Children in Kalispell, Mont., enjoy locally sourced meals as well as time in the garden at SFSP sites. Photo credit: Jessica Manly, FoodCorps service member
As the school year draws to a close, many program operators that help keep our nation’s children nourished and active are just ramping up. When school is out, many school districts and an array of nonprofit partners step up to offer healthy summer meals through USDA’s Summer Food Service Program (SFSP) and Seamless Summer Option. Options that provide children who rely on free and reduced price meals access to the nutrition they need to return to school healthy and ready to learn.
With the warm summer sunshine and the sweet taste of the season’s bounty here, it’s a great time to reflect upon some best practices for a flourishing summer meals program. We’re highlighting three examples that emphasize replicable strategies for bringing local, nutritious foods and educational activities to children throughout the long summer break. Read more »
Producers survey a field in the Northeast. Photo Credit: Scott Bauer (2007)
The Northeast Regional Climate Hub covers Connecticut, Delaware, Maryland, Maine, Massachusetts, New Hampshire, New Jersey, New York, Pennsylvania, Rhode Island, Vermont, West Virginia, and the District of Columbia. The Northern Forests Climate Sub Hub shares this footprint and represents people working and living in the forests of the Northeast.
About 21 percent of land in these 12 states is farmland (6 percent of national total), and 62 percent is classified as timberland (total land area covered by trees is somewhat larger). The northeastern United States is home to about 175,000 farms that collectively produce agricultural commodities worth more than $21 billion per year. The most important commodities in the Northeast are dairy production and poultry, and about half of the field crops (including pasture) grown in the Northeast are for animal feed. Horticulture is a relatively large portion of total plant production in the Northeast, as are perennial fruits such as apples, pears, blueberries, and cranberries. Farms in the Northeast are on average smaller than in many other parts of the country, and a greater percentage of these are operated by women than in the rest of the United States. Organic production is relatively greater than in most other regions. Read more »
A New England cottontail is a candidate for listing under the Endangered Species Act. Photo by the U.S. Fish and Wildlife Service.
Cape Cod’s beautiful seashore, inlets, salt marshes and woodlands are a natural draw for year-round and vacation home owners, and tourists. A boon for the local economy, the associated development is not so good for an elusive little creature: the New England cottontail rabbit. Habitat loss has New England’s only native rabbit as a candidate for listing under the Endangered Species Act.
Private landowners, conservation groups, a tribe and government agencies have joined forces to restore New England Cottontail habitat throughout New England. In Mashpee, Mass., on Cape Cod, habitat restoration work at three sites is yielding results. Read more »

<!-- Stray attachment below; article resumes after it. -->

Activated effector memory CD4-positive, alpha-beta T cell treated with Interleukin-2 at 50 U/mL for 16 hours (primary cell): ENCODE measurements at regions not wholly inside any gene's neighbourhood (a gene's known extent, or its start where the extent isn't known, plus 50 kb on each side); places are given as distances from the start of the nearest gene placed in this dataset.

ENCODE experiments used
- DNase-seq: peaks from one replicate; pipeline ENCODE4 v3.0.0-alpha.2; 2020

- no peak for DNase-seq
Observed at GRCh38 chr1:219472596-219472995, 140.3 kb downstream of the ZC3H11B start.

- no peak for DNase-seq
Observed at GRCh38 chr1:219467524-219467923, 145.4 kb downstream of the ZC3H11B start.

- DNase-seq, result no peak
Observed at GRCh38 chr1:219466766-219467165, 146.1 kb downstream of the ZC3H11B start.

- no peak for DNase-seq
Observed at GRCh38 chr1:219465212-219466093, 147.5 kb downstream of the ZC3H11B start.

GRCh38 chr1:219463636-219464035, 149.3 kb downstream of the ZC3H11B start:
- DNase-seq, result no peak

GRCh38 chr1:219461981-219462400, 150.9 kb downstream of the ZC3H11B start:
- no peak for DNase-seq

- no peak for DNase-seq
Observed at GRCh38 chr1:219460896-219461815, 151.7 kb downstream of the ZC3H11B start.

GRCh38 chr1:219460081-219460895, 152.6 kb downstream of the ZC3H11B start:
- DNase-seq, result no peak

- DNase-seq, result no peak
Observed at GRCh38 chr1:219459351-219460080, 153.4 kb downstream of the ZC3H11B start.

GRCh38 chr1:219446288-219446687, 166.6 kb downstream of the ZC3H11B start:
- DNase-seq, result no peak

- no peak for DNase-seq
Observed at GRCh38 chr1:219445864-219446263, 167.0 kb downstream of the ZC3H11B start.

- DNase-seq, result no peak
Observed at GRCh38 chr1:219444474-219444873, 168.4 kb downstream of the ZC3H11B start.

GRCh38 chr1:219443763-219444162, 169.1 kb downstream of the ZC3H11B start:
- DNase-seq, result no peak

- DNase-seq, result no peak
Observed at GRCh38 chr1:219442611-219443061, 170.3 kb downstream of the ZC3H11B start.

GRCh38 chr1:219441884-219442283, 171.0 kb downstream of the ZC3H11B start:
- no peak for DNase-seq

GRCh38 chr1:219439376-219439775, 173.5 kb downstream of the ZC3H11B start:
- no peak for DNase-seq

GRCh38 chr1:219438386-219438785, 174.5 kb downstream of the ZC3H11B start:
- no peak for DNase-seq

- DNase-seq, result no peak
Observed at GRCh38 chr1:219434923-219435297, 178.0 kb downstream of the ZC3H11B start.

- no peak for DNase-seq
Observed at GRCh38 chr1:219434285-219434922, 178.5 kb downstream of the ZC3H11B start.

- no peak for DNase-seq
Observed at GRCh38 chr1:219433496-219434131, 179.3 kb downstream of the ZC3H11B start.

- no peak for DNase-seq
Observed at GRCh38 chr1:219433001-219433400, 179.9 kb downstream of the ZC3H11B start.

A new study published in Childhood Obesity has again confirmed that students are consuming healthier food at school as a result of the updated meal standards. The study further demonstrates that, contrary to anecdotal reports, the new standards are not contributing to an increase in plate waste. The study was conducted by researchers from the Rudd Center for Food Policy & Obesity at the University of Connecticut, the University of California Berkeley, and Yale University.
Agriculture Secretary Tom Vilsack today released the following statement on the report’s findings: Read more »
The beautiful poinsettia stands as a decoration on its own. NRCS photo by Analia Bertucci.
The poinsettia – academic types may call it by its binomial name, and biologists might refer to its species. But how many of us are guilty of calling it that red flower with the pointy leaves used to decorate during the holidays?
In the world of holiday shrubbery, the poinsettia has always taken a backseat to the Christmas tree. With its lights and ornaments, the tree has become the icon of the holiday in contrast to the poinsettia, which is usually placed in a nearby corner. Read more »
After composting, the leftover animal materials and waste are no longer recognizable. Instead, they become healthy, organic fertilizer. NRCS photo courtesy Analia Bertucci.
You can picture it now, can’t you? The familiar sounds of a parade or football game playing on the TV while little ones chase each other through the house. More friends and family members than you can ever remember in one place at the same time. And the aroma … those delightful smells that let you know it’s a holiday.
You see the table surrounded by mismatched chairs, dinnerware and cutlery. And on that table, neatly decorated with the rich colors of the season, sit bowls filled with traditional fare and in the center of it all, the pièce de résistance – the golden brown bird around which the entire meal is built. Turkey. The year’s most prestigious meal! Read more »